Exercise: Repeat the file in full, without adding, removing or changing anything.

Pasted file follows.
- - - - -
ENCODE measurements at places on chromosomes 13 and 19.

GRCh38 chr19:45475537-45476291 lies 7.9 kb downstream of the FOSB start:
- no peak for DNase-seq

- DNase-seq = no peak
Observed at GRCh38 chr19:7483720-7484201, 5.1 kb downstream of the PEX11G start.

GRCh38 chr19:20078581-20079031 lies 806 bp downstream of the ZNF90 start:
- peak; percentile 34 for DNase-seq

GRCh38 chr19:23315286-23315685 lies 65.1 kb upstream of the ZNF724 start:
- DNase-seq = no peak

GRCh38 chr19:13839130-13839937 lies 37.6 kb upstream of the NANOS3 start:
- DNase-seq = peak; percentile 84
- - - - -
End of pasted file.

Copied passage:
ENCODE measurements at places on chromosomes 13 and 19.

GRCh38 chr19:45475537-45476291 lies 7.9 kb downstream of the FOSB start:
- no peak for DNase-seq

- DNase-seq = no peak
Observed at GRCh38 chr19:7483720-7484201, 5.1 kb downstream of the PEX11G start.

GRCh38 chr19:20078581-20079031 lies 806 bp downstream of the ZNF90 start:
- peak; percentile 34 for DNase-seq

GRCh38 chr19:23315286-23315685 lies 65.1 kb upstream of the ZNF724 start:
- DNase-seq = no peak

GRCh38 chr19:13839130-13839937 lies 37.6 kb upstream of the NANOS3 start:
- DNase-seq = peak; percentile 84